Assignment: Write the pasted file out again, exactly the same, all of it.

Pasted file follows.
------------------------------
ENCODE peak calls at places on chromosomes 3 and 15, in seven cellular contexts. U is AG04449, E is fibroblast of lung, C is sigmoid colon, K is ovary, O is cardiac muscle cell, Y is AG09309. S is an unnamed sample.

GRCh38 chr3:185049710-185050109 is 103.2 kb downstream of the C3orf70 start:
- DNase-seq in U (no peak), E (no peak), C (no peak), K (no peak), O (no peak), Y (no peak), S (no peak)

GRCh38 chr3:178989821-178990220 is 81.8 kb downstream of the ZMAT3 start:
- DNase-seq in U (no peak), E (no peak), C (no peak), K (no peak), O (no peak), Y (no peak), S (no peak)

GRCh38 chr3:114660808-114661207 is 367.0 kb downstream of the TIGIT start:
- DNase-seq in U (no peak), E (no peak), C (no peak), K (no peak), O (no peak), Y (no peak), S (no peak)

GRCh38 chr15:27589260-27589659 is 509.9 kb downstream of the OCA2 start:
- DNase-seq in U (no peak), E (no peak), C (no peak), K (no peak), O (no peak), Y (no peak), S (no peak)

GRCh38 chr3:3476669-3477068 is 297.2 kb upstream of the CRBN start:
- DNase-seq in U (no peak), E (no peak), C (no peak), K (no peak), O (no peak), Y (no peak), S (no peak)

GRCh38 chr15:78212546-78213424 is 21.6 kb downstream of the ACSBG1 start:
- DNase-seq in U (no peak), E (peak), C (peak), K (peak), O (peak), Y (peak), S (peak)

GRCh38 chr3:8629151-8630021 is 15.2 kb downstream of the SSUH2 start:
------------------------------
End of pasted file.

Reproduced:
ENCODE peak calls at places on chromosomes 3 and 15, in seven cellular contexts. U is AG04449, E is fibroblast of lung, C is sigmoid colon, K is ovary, O is cardiac muscle cell, Y is AG09309. S is an unnamed sample.

GRCh38 chr3:185049710-185050109 is 103.2 kb downstream of the C3orf70 start:
- DNase-seq in U (no peak), E (no peak), C (no peak), K (no peak), O (no peak), Y (no peak), S (no peak)

GRCh38 chr3:178989821-178990220 is 81.8 kb downstream of the ZMAT3 start:
- DNase-seq in U (no peak), E (no peak), C (no peak), K (no peak), O (no peak), Y (no peak), S (no peak)

GRCh38 chr3:114660808-114661207 is 367.0 kb downstream of the TIGIT start:
- DNase-seq in U (no peak), E (no peak), C (no peak), K (no peak), O (no peak), Y (no peak), S (no peak)

GRCh38 chr15:27589260-27589659 is 509.9 kb downstream of the OCA2 start:
- DNase-seq in U (no peak), E (no peak), C (no peak), K (no peak), O (no peak), Y (no peak), S (no peak)

GRCh38 chr3:3476669-3477068 is 297.2 kb upstream of the CRBN start:
- DNase-seq in U (no peak), E (no peak), C (no peak), K (no peak), O (no peak), Y (no peak), S (no peak)

GRCh38 chr15:78212546-78213424 is 21.6 kb downstream of the ACSBG1 start:
- DNase-seq in U (no peak), E (peak), C (peak), K (peak), O (peak), Y (peak), S (peak)

GRCh38 chr3:8629151-8630021 is 15.2 kb downstream of the SSUH2 start: